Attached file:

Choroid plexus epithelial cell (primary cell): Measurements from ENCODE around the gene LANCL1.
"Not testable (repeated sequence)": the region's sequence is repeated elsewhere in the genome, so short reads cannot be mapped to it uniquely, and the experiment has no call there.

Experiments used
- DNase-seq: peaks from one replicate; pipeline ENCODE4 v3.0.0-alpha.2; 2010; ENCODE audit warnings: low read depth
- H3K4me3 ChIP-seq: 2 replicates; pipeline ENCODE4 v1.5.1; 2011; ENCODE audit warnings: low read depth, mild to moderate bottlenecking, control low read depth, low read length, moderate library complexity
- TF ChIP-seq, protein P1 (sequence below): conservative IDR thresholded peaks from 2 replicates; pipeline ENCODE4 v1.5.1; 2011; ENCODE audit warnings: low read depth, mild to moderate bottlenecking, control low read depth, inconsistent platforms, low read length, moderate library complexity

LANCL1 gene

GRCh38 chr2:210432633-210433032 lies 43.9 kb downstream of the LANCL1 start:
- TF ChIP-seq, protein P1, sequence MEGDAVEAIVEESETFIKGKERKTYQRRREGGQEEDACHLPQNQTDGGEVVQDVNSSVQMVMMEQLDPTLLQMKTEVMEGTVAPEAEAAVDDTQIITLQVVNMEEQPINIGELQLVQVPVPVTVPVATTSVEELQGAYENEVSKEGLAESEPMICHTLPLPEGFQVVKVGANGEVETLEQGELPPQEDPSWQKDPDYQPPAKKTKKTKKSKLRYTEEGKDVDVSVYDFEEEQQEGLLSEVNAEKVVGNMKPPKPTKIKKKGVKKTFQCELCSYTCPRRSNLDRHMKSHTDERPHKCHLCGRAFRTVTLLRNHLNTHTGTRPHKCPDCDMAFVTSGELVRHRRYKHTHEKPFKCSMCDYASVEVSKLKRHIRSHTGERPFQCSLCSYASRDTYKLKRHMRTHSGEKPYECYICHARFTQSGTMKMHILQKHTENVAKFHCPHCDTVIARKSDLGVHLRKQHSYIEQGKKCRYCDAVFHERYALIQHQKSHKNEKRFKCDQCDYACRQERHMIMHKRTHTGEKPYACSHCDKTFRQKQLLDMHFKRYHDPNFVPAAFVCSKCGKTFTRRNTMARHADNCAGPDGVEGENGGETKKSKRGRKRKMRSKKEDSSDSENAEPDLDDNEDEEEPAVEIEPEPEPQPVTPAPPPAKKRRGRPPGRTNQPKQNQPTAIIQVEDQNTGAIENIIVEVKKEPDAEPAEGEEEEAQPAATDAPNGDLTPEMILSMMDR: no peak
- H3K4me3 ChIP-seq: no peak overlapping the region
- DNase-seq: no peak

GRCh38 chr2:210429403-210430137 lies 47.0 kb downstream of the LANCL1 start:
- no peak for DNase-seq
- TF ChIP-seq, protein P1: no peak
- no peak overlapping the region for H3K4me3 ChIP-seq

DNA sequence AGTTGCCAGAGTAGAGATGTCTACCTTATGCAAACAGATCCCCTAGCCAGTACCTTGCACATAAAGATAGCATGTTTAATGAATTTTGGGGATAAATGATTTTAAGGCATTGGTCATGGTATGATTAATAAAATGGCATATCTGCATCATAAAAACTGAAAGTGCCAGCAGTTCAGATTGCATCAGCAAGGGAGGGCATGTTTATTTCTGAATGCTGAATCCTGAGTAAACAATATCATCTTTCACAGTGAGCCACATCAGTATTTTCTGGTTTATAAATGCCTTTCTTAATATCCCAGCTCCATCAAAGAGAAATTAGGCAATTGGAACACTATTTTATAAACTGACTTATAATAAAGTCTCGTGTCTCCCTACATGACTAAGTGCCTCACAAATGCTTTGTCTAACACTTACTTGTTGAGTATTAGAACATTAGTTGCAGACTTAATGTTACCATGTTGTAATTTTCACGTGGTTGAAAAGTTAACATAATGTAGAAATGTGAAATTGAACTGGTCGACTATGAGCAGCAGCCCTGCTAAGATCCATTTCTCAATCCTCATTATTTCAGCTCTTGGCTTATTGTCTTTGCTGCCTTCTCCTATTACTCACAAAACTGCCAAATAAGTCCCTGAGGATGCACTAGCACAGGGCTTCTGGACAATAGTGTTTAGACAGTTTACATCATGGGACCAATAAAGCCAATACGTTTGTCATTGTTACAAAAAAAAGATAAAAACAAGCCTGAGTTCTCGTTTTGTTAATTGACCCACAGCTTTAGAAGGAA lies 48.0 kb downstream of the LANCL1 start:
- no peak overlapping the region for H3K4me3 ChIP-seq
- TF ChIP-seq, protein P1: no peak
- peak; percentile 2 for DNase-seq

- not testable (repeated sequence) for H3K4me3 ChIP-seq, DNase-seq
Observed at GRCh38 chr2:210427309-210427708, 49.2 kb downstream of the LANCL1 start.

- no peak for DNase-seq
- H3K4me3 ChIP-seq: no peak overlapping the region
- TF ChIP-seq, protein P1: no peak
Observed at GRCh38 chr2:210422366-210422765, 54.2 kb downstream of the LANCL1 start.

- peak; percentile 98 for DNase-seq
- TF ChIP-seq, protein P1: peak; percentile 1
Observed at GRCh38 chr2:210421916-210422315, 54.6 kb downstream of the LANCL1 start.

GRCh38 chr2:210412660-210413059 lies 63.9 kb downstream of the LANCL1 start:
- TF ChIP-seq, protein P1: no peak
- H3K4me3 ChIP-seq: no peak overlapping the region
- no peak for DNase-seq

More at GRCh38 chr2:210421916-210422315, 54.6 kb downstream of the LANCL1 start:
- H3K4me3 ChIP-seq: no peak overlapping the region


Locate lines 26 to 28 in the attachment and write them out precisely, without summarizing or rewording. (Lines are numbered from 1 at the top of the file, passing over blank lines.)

- peak; percentile 98 for DNase-seq
- TF ChIP-seq, protein P1: peak; percentile 1
Observed at GRCh38 chr2:210421916-210422315, 54.6 kb downstream of the LANCL1 start.